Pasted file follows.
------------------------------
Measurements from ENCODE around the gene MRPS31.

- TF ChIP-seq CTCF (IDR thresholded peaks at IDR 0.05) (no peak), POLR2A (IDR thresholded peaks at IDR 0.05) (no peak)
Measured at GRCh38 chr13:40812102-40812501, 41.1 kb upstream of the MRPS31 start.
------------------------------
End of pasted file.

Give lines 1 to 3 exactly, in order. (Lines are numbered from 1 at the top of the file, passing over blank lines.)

Measurements from ENCODE around the gene MRPS31.

- TF ChIP-seq CTCF (IDR thresholded peaks at IDR 0.05) (no peak), POLR2A (IDR thresholded peaks at IDR 0.05) (no peak)
Measured at GRCh38 chr13:40812102-40812501, 41.1 kb upstream of the MRPS31 start.